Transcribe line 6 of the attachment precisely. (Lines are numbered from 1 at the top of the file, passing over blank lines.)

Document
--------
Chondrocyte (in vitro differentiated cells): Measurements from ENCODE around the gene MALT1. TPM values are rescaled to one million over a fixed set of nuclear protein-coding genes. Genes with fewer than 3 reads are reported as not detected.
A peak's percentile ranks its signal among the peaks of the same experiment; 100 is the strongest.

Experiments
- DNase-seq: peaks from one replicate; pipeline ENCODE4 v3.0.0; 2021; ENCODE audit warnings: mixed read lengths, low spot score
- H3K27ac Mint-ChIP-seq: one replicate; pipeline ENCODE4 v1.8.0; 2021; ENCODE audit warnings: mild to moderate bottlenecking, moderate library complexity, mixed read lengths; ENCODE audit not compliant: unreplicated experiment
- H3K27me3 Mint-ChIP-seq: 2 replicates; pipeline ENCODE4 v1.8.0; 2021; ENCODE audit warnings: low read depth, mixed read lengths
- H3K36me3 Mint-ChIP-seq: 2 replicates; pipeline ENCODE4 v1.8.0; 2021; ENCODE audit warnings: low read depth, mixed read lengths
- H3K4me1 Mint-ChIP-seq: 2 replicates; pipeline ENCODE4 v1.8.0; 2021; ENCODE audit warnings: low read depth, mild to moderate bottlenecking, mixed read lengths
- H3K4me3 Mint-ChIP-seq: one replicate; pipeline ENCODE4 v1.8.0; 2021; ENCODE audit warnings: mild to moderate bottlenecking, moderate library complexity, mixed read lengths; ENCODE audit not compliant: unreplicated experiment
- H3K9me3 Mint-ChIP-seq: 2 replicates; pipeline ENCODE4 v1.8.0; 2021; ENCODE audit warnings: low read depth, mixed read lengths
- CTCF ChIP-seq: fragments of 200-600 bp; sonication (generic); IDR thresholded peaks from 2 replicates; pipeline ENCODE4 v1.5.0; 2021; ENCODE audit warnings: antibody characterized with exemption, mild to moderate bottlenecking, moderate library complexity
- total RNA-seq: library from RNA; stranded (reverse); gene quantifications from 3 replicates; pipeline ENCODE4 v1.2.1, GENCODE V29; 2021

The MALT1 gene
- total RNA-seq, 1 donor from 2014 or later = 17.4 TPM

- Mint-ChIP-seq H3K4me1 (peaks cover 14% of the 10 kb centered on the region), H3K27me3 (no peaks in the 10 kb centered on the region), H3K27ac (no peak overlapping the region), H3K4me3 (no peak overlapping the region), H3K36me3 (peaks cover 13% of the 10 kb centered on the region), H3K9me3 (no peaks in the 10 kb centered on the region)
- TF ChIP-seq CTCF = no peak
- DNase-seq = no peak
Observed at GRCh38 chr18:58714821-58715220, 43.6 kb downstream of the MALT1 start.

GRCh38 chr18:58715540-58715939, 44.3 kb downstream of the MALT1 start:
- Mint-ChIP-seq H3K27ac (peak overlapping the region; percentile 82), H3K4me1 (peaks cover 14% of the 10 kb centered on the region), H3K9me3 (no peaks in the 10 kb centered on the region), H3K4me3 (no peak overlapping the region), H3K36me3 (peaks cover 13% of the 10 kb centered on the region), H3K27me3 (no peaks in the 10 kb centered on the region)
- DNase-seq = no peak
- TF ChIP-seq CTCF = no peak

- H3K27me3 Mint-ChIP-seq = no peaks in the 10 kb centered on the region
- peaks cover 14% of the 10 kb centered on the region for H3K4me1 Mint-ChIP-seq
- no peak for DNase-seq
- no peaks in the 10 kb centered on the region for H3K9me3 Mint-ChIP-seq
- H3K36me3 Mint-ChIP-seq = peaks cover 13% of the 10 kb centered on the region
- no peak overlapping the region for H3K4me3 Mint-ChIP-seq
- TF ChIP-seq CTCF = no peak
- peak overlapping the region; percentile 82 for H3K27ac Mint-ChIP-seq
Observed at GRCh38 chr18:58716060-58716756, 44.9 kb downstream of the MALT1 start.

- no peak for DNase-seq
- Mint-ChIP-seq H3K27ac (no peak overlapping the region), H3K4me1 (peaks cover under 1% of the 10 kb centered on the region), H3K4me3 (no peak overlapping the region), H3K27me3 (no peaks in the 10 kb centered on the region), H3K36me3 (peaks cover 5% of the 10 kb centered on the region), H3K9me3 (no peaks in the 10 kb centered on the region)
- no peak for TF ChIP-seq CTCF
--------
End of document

- H3K27me3 Mint-ChIP-seq: 2 replicates; pipeline ENCODE4 v1.8.0; 2021; ENCODE audit warnings: low read depth, mixed read lengths